Contained in our Beginner Training Schedule is a system for quantifying how much aerobic work you're doing and, especially for those new to multisport, giving one an idea of work equivalency. Race your strength, train your weakness, it is often said. If you're supposed to do as much or more in your weak event as in your strong, how does one know what more work is?
Over the years I've developed a system of points equivalency, and it works thusly:
1 mile cycling = 1 point
1/4 mile running = 1 points
100 meters swimming = 1 point
So, a balanced week might consist of 25 miles running, 100 miles on the bike and 10,000m in the pool. This shouldn't infer that a balanced week is better than an unbalanced one, only that, over a period of time, if you're consistently racking up more points in one event than another, your training favors that event.
This might not be a bad thing. If you've come to triathlon from swimming, you might rightly perceive that any lack of success you might have as a triathlete might be due to a lack of attention to the run. You might need to run 35 or 40 miles per week in order to make fast progress, whereas a pair of 4000m sessions in the pool might be enough to maintain your status quo. In this case, the aerobic work you perform in the pool will only gain you half the points you log running. There's nothing necessarily wrong with that.
As we've been moving through a pair of online "virtual camps" this points system has been employed, and questions arise about how one might modify this system. I haven't modified it in over a decade, however perhaps some changes are in order.
- Elevation: We have a pair of Swedes staying with us as I write this, Jonas Colting and Björn Andersson. The latter has just arrived, but the former has been here a couple of weeks. He's been campaigning for extra credit due to elevation gain. As we discussed this, it appears we both agree on the following: total elevation gain of 300' while running earns an extra point, and 1000' on the bike gains you a point. Yes, these points are hard to earn, however, it's not so much because of any extra difficulty. It's more a result of the extra time these aerobic sessions take. In point of fact, I'd probably be more tired after a 2-hour flat run than a 2-hour hill run, but if I flattened out hte 2-hour hill run it might only take me 1:30 or 1:40.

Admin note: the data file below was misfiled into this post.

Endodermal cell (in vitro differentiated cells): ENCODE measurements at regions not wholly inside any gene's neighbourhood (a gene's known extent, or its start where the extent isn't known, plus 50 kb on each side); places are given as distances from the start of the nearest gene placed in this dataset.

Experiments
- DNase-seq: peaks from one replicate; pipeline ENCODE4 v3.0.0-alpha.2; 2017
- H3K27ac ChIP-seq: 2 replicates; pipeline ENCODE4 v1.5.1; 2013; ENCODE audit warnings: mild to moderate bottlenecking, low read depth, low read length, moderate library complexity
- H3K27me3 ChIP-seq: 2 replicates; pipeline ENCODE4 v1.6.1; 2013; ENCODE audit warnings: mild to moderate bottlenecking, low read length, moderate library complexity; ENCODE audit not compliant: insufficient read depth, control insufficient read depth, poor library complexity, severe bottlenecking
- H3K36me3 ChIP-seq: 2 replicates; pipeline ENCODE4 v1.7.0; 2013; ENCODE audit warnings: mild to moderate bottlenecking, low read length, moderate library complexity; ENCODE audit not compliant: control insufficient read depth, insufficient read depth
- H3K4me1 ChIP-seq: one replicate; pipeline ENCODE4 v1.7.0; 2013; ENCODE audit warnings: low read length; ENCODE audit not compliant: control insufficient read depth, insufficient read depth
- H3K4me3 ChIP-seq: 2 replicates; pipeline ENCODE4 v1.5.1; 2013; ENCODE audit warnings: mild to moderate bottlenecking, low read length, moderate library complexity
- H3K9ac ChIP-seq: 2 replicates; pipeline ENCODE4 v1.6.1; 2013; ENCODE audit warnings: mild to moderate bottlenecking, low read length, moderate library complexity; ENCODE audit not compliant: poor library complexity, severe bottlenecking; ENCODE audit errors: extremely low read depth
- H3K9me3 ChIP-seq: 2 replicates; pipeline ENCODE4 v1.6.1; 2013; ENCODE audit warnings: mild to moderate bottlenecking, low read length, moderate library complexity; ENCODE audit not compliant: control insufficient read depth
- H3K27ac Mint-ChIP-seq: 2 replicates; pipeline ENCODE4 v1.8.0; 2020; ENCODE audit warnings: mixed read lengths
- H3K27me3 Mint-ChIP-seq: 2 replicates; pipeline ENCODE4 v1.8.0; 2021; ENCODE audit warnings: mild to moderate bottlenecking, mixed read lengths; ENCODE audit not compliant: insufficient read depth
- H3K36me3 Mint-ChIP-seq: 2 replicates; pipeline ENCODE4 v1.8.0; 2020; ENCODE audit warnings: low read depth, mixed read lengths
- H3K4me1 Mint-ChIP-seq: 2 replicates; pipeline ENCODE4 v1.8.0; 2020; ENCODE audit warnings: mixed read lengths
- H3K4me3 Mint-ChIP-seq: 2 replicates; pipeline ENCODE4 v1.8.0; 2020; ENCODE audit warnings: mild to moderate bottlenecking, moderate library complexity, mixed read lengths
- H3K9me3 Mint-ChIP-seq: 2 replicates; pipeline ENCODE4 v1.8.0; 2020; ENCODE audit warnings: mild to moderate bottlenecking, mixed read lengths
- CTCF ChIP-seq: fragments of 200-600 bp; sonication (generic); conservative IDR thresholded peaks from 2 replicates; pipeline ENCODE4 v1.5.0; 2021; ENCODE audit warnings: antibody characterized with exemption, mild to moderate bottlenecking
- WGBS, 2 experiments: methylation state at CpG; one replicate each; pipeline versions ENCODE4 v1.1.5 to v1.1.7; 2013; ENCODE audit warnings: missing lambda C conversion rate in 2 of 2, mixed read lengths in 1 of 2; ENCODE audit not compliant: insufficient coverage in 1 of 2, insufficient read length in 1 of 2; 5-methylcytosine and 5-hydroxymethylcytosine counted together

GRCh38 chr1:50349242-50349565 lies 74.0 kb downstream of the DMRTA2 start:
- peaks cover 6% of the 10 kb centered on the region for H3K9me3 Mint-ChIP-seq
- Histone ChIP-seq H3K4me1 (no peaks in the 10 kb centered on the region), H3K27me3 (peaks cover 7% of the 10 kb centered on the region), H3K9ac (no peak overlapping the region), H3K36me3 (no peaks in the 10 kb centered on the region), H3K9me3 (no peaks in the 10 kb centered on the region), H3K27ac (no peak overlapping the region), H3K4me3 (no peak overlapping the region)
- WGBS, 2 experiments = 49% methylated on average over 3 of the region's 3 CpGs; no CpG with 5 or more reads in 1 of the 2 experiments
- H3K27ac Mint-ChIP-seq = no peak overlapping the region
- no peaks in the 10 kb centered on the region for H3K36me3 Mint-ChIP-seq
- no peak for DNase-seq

- Strength sessions: I've struggled with this, because these are not aerobic sessions per se. However, they are accretive to one's performance in an aerobic activity, especially an endurance activity that also requires a lot of strength. Therefore, I would probably lean against giving points for weight workouts if I was simply considering a pure runner. However, weights are especially helpful for the bike and the swim. So, I'm giving 1 point for every 5 minutes spent in the weight room, but you've got to spend at least 20 minutes in a session to rack up any points. A one-hour session would give you 12 points, but that assumes very little lollygagging. These points assume a hard-core weight session.
- Intensity: If one gives extra credit for elevation gain, why not for sessions engaged at a higher intensity? This is an aerobic points system, designed to give you an idea how much bulk you're doing during a building phase. If you want to engage in higher-intensity workouts, fine, however you'll probably find that your overall point totals will decrease. That's an eventuality when you engage in speedwork.
- Yoga, etc.: No, can't do it. Yes, you're right in arguing that yoga, or stretching, is just as accretive to performance as is a weight session. I'm not saying yoga isn't important. But if I give points for yoga, why not for massage? Or sleep? Or a good diet? At some point one has to draw the line or a system like this becomes meaningless.
Having established that, perhaps there is room for an overall training index, where not only aerobic work is quantified, but also other health factors. Perhaps points are added for every hour of sleep above 7 hours a night, and subtracted for hours less than that. Likewise, points are given for diet, therapies, and so forth. Perhaps you'll read about that in future Slowtwitch pages.